Yet, try to listen to what they are saying in any way they are communicating:

  • Did they mention an arm or leg hurting? Take a look. Find out what’s occurring.
  • Did they mention they were hungry because they did not eat lunch? Find out why.
  • Listen to your family member talk to the staff. Are they afraid? Are they anxious when someone comes into the room? Do they feel like someone will yell at them?
  • Call your parents and use video chat frequently. Doing this allows you to monitor their well-being and allows them to communicate about their needs more readily.
  • Pay attention to their call light. Do they hit it when they need help? Do they just avoid calling the nurse? Find out why that is.

Getting to know your parents as they age involves delving into the complexity of their needs, goals, and overall well-being.

This includes understanding their health conditions, how their mental health may evolve, and recognizing changes in mood or communication patterns that can signal pain, depression, or even hope.

By gaining insights into these aspects of their lives, you can better support them and advocate for their needs as they navigate the challenges of aging.

Know When to Contact a Nursing Home Attorney

When to seek the legal helpBeing an advocate for your parents means knowing when to get help. The Director of Nursing and onsite ombudsman are two core people to speak to when there are concerns. Yet no one will work as hard for you and your parent as a nursing home lawyer you select and hire who has no ties to the establishment.

There are numerous instances when you should contact an attorney. Here are some examples:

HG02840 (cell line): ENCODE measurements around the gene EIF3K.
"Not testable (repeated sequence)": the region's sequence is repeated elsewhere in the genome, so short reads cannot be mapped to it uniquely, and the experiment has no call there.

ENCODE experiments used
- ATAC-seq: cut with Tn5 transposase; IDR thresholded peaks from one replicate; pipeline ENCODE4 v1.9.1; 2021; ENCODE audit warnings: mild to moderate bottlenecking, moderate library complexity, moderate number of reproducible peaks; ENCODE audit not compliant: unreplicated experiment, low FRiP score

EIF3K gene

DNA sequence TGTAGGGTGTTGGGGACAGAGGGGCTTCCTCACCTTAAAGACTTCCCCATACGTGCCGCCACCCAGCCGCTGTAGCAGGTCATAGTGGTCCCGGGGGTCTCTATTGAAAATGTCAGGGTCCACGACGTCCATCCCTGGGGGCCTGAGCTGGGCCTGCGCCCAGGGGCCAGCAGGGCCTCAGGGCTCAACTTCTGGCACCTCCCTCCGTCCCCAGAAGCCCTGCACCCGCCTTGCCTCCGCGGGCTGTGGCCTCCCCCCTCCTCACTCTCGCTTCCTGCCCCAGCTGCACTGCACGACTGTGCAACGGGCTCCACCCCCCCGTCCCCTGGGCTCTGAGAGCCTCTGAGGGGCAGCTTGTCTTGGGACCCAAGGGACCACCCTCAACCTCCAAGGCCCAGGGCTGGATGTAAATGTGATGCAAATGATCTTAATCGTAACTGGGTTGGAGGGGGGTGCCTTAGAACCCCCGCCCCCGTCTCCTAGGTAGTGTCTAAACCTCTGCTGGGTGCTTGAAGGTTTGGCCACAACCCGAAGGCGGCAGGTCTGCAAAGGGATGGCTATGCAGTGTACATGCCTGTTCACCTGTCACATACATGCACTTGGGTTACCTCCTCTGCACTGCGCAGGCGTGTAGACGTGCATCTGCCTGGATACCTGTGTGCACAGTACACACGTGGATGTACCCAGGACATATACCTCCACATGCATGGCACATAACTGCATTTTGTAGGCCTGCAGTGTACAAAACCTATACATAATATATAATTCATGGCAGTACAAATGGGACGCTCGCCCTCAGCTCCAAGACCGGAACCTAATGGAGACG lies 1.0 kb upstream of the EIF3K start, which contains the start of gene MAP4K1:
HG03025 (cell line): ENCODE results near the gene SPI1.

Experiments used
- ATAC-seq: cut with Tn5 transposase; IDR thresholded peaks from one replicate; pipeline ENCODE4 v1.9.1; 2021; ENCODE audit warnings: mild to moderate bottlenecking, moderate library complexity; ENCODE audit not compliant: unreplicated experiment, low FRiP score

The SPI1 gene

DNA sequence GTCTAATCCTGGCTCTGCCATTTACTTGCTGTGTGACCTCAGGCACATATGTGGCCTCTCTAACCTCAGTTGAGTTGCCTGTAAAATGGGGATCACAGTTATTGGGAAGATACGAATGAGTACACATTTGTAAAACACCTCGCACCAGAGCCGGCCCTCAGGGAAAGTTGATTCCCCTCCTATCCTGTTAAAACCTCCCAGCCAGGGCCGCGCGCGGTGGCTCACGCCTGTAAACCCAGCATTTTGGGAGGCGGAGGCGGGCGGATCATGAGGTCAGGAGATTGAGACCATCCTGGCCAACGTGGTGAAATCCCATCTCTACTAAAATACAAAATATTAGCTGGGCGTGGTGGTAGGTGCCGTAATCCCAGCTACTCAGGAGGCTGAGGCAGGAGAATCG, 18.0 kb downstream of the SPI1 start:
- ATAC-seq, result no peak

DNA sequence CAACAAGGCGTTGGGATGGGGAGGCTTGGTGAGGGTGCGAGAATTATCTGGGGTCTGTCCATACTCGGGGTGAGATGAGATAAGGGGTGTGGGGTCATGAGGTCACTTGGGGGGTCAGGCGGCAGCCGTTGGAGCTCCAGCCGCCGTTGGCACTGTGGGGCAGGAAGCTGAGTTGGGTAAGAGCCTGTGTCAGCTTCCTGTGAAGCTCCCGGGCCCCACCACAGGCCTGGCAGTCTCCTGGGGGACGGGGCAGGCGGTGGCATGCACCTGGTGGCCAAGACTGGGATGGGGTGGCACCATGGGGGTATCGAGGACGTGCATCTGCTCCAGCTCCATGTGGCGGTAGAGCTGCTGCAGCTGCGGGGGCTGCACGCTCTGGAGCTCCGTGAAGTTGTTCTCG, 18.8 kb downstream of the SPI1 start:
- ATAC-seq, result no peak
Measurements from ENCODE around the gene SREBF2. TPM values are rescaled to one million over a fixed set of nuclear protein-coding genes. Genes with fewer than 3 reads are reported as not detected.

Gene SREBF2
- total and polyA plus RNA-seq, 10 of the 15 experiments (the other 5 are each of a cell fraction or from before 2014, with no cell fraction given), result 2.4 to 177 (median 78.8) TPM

• You do not receive notifications about injuries or health changes.
  • You discover bruises or other injuries that have no explanation.
  • You observe signs that indicate your family member has experienced abuse in any way.
  • There is some evidence that someone has lied to you.
  • The conditions are poor.
  • Your family member’s health is deteriorating because of the care they are receiving.

If you’re an adult child, you may not always know whether there’s a problem or if everything is all right in your parent’s care. However, as their advocate, remain vigilant and ready to take action when needed.

Whether it’s recognizing signs of abuse or neglect in a nursing home or addressing concerns about their well-being at home, proactive involvement ensures your parents receive the care and support they deserve.

Talk to a Nursing Home Neglect Lawyer Today

Often, a personal injury attorney will offer you hands-on assistance and guidance during a free consultation session. This presents a valuable opportunity to openly discuss your concerns without incurring any cost or risk.

The sooner you have someone advocating for your parent and supporting you, the better. Educate yourself about your legal rights and responsibilities. Provide yourself and your family peace of mind for their well-being and overall quality of life.